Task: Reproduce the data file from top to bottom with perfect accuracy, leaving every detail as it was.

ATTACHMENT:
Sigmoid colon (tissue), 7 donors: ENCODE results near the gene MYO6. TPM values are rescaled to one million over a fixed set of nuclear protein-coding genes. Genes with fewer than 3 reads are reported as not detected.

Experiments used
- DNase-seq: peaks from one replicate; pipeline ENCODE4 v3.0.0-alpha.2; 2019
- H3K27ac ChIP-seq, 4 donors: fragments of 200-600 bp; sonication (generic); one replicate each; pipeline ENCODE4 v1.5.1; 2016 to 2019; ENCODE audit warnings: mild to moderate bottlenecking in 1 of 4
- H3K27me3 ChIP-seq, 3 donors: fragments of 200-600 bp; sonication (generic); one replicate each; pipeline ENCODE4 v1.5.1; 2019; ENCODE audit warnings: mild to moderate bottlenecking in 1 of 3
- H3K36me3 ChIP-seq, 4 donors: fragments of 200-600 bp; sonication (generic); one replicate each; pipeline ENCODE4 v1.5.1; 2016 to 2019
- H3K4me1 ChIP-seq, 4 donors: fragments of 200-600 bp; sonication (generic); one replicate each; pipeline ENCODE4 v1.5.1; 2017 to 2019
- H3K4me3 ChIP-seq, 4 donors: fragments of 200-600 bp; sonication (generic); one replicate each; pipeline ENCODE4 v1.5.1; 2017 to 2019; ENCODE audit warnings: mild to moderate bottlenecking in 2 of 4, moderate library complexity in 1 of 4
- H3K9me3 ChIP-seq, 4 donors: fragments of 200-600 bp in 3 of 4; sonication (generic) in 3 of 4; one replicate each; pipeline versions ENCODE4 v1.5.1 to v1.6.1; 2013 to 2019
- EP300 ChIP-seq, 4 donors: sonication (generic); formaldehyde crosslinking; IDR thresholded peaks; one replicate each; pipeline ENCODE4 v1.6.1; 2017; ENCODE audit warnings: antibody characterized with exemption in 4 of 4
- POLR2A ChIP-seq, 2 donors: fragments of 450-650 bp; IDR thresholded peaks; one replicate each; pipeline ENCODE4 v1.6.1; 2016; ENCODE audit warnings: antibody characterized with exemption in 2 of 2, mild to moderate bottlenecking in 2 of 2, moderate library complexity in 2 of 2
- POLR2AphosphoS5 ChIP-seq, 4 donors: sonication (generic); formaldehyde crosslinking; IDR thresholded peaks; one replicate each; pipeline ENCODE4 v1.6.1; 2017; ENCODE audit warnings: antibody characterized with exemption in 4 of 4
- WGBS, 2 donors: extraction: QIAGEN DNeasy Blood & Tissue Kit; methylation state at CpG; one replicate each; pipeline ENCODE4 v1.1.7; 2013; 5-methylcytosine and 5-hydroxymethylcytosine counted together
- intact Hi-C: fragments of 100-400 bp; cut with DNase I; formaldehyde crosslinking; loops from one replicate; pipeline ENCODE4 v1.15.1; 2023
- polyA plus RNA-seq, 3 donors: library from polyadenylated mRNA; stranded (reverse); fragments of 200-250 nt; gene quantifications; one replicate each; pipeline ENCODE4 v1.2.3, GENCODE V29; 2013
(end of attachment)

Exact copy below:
Sigmoid colon (tissue), 7 donors: ENCODE results near the gene MYO6. TPM values are rescaled to one million over a fixed set of nuclear protein-coding genes. Genes with fewer than 3 reads are reported as not detected.

Experiments used
- DNase-seq: peaks from one replicate; pipeline ENCODE4 v3.0.0-alpha.2; 2019
- H3K27ac ChIP-seq, 4 donors: fragments of 200-600 bp; sonication (generic); one replicate each; pipeline ENCODE4 v1.5.1; 2016 to 2019; ENCODE audit warnings: mild to moderate bottlenecking in 1 of 4
- H3K27me3 ChIP-seq, 3 donors: fragments of 200-600 bp; sonication (generic); one replicate each; pipeline ENCODE4 v1.5.1; 2019; ENCODE audit warnings: mild to moderate bottlenecking in 1 of 3
- H3K36me3 ChIP-seq, 4 donors: fragments of 200-600 bp; sonication (generic); one replicate each; pipeline ENCODE4 v1.5.1; 2016 to 2019
- H3K4me1 ChIP-seq, 4 donors: fragments of 200-600 bp; sonication (generic); one replicate each; pipeline ENCODE4 v1.5.1; 2017 to 2019
- H3K4me3 ChIP-seq, 4 donors: fragments of 200-600 bp; sonication (generic); one replicate each; pipeline ENCODE4 v1.5.1; 2017 to 2019; ENCODE audit warnings: mild to moderate bottlenecking in 2 of 4, moderate library complexity in 1 of 4
- H3K9me3 ChIP-seq, 4 donors: fragments of 200-600 bp in 3 of 4; sonication (generic) in 3 of 4; one replicate each; pipeline versions ENCODE4 v1.5.1 to v1.6.1; 2013 to 2019
- EP300 ChIP-seq, 4 donors: sonication (generic); formaldehyde crosslinking; IDR thresholded peaks; one replicate each; pipeline ENCODE4 v1.6.1; 2017; ENCODE audit warnings: antibody characterized with exemption in 4 of 4
- POLR2A ChIP-seq, 2 donors: fragments of 450-650 bp; IDR thresholded peaks; one replicate each; pipeline ENCODE4 v1.6.1; 2016; ENCODE audit warnings: antibody characterized with exemption in 2 of 2, mild to moderate bottlenecking in 2 of 2, moderate library complexity in 2 of 2
- POLR2AphosphoS5 ChIP-seq, 4 donors: sonication (generic); formaldehyde crosslinking; IDR thresholded peaks; one replicate each; pipeline ENCODE4 v1.6.1; 2017; ENCODE audit warnings: antibody characterized with exemption in 4 of 4
- WGBS, 2 donors: extraction: QIAGEN DNeasy Blood & Tissue Kit; methylation state at CpG; one replicate each; pipeline ENCODE4 v1.1.7; 2013; 5-methylcytosine and 5-hydroxymethylcytosine counted together
- intact Hi-C: fragments of 100-400 bp; cut with DNase I; formaldehyde crosslinking; loops from one replicate; pipeline ENCODE4 v1.15.1; 2023
- polyA plus RNA-seq, 3 donors: library from polyadenylated mRNA; stranded (reverse); fragments of 200-250 nt; gene quantifications; one replicate each; pipeline ENCODE4 v1.2.3, GENCODE V29; 2013